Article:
Thriving in a Managed Care Environment: 3 Changes that Could Double Your Profitability
Review of Optometric Business
By Mark Clark, ABOC, MBA
Feb. 2, 2022
The demands and limitations that managed care places on ODs can be challenging to overcome to build a profitable practice. Here are a few changes you can make to boost profitability despite the pressures placed on you by managed care.
Altogether, taking these actions could double your practice’s profitability.
Implement a More Profitable Frame-Buying Strategy
The common insurance model of contracted laboratories makes frame profit a key area where a practice can make changes that impact profit margins and overall insurance revenue.
When I first began as a frame buyer in the early 2000’s, I quickly realized that I had two whole frame boards with zero net profit on the most common insurance plan in the area. I watched as opticians repeatedly took patients to these two boards and told them “these frames are fully covered.” Not only was this a terrible sales tactic, it was also destroying our margins.
As the buyer, I knew I had paid $27 dollars for these frames, and the wholesale plan allowance at the time was $29. I walked back to our insurance biller’s office to see a remittance and understand how much we were paid on these frames by the plan. She explained that we were getting reimbursed only $29. I was shocked. I immediately exchanged all of these frames for ones with better margins and had an office meeting on how to change the frame sale dialogue.
I encourage you to create a frame-buying strategy with your buyer to protect these margins by only stocking products which yield a profit. If the buyer understands the margins, then the the rest of the staff is relieved of the burden of trying to squeeze a profit from each sale.
While “covered” frame options may not be the most profitable, they are still required by most plans. It is important that covered frame options are purchased at a significant discount off of the frame list price. This is the purpose of “value” frames. These are frames that often have a high list price and an extremely low acquisition cost. Some offices may feel that closeouts are best for covered options, however these frames may not have a list price suitable for the insurance plan reimbursement, and also can have warranty issues later.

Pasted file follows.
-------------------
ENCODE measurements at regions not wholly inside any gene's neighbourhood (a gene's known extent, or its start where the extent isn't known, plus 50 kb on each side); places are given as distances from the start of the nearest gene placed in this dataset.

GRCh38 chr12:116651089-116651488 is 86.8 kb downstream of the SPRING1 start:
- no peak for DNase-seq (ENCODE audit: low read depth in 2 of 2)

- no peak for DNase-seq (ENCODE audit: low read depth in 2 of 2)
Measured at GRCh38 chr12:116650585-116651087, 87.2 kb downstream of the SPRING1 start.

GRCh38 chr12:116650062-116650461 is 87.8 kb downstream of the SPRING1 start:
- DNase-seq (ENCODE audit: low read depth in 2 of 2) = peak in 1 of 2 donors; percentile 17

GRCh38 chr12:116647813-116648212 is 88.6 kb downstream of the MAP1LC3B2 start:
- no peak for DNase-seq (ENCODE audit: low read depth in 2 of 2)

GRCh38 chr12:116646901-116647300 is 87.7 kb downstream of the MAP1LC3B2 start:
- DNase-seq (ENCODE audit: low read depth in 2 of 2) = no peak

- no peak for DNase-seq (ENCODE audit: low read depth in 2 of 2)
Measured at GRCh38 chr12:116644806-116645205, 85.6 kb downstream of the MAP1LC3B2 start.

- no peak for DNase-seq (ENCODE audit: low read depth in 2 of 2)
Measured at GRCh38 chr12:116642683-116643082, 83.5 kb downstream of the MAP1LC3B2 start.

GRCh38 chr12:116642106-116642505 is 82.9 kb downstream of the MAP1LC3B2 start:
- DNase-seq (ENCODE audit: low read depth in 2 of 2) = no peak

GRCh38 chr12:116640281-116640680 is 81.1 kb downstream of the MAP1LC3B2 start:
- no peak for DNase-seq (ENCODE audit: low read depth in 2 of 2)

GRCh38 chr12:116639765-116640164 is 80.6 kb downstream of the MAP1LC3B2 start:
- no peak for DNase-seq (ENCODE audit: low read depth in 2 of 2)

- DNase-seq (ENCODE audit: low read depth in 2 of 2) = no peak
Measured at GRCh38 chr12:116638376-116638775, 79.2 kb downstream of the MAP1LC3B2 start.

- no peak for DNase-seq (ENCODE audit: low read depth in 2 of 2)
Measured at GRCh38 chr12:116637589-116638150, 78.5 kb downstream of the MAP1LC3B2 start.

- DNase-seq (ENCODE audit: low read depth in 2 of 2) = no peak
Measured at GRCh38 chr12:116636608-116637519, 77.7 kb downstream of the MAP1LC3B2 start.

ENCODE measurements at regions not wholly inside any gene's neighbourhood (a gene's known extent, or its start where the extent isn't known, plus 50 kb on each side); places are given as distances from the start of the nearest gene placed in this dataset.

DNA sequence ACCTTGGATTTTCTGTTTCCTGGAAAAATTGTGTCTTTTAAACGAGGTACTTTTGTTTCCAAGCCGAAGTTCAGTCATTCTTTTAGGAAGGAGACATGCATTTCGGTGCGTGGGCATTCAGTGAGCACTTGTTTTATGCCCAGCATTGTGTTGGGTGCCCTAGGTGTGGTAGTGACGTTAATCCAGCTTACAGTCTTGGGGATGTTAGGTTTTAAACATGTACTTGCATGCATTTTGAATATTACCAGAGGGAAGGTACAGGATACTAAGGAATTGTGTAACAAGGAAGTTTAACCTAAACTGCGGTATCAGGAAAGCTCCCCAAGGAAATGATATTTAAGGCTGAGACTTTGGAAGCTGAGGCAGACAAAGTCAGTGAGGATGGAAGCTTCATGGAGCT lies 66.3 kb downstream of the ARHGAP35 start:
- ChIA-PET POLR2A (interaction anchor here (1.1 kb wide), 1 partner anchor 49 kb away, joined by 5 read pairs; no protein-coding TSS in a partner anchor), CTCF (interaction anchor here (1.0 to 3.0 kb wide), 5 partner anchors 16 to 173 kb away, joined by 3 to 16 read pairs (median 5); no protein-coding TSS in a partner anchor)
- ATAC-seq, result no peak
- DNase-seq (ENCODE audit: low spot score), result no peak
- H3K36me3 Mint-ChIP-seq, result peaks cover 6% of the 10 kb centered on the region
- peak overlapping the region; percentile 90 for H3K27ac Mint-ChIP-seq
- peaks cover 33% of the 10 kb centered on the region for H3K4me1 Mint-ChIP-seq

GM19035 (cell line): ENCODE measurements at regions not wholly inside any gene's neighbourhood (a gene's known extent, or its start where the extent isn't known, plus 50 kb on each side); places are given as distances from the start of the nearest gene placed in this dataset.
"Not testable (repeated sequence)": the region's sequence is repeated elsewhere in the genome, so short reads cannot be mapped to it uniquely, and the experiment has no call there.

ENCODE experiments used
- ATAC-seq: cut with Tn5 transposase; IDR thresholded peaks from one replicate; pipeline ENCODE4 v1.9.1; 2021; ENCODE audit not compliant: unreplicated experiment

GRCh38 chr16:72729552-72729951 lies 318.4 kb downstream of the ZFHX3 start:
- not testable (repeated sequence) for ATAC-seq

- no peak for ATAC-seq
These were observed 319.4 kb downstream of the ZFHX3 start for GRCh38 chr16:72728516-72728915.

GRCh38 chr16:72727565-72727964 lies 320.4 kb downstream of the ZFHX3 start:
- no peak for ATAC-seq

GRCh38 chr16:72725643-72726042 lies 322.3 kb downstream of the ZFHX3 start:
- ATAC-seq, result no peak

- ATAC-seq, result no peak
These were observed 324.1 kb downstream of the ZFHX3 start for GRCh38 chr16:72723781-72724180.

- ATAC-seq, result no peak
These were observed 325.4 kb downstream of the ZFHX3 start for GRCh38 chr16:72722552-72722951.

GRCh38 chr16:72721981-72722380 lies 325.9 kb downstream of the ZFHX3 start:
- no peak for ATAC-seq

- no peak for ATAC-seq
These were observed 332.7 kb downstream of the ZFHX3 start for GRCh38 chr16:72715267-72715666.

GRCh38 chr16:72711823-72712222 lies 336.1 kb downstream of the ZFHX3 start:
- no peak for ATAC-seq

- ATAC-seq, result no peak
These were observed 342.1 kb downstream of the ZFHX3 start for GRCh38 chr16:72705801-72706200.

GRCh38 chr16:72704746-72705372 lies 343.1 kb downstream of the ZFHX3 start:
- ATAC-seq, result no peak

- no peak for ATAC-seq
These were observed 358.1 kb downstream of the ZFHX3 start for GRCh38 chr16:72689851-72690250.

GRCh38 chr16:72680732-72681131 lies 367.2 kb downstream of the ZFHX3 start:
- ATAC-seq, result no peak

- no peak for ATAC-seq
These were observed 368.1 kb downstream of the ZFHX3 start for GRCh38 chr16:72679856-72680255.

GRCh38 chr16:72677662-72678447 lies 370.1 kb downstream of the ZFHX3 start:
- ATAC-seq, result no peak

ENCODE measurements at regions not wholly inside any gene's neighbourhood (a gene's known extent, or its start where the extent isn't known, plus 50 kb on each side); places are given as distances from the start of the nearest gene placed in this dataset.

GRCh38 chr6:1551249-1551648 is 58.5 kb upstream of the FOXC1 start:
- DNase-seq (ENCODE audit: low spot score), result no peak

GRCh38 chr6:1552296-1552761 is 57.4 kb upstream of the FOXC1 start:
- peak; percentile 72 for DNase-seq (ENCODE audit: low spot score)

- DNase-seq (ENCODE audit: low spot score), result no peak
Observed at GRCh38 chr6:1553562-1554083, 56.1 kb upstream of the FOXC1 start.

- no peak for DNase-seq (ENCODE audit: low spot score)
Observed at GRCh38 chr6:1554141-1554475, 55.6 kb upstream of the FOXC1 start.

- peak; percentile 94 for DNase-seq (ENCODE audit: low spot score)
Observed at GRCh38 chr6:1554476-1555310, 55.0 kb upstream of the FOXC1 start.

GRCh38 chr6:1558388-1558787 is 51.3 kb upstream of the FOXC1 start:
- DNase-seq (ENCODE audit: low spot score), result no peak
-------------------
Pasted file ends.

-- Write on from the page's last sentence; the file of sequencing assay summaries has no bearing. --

In the following example, consider a common insurance plan with a $50 wholesale allowance and a $130 retail allowance with several different frames:
In this example, because Frame A has a list price under the plan allowance, the patient has no additional co-pay, and the frame profit (not including shipping and staff time) is only $9.80. Frame B is a “value” frame purchased at a significant discount off of list price. Value frames are often sold by vendors with a standard discount of 50-80 percent off of list price. This discount results in a significantly higher margin for the practice.
I recommend creating a board of “covered” frames to satisfy the requirements of the insurance company. Once the buyer understands these margins, the staff does not have to be trained on the nuances of profit. They simply know that if a patient demands a covered option that these frames will have the necessary profit for the practice.
The next takeaway is from the difference between Frame A and Frame C. You need to eliminate frames which have little, or no, profit to the practice. Frames which are just below the plan allowance like Frame A, but are not purchased at a deep discount, have little, or no, value to the practice and should be eliminated. Even though there is only a $6 difference between the list price of these two frames, the profit is significantly different.
To make this process simple, have your insurance biller give you a few remittances from common plans in your area, then use the method above to understand which price points should be eliminated from your boards entirely. Once your frame buyer understands this concept, they can ensure that all frames on the boards have an acceptable margin. This will immediately yield higher margins with minimal staff training overall.
Select the Most Profitable Lens Options
The contract laboratory model also limits the ability of a practice to increase margins on lenses. Just as you may want to remove frames from your boards that have little, or no, profit, you also want to remove lens styles and options that offer a low profit.
Many offices have a price sheet from their laboratory where they have added their retail price to the hundreds of lens choices available to the office from that laboratory. This may be a tactic which works well for patients without insurance, but it may not serve the office well on insurance plans.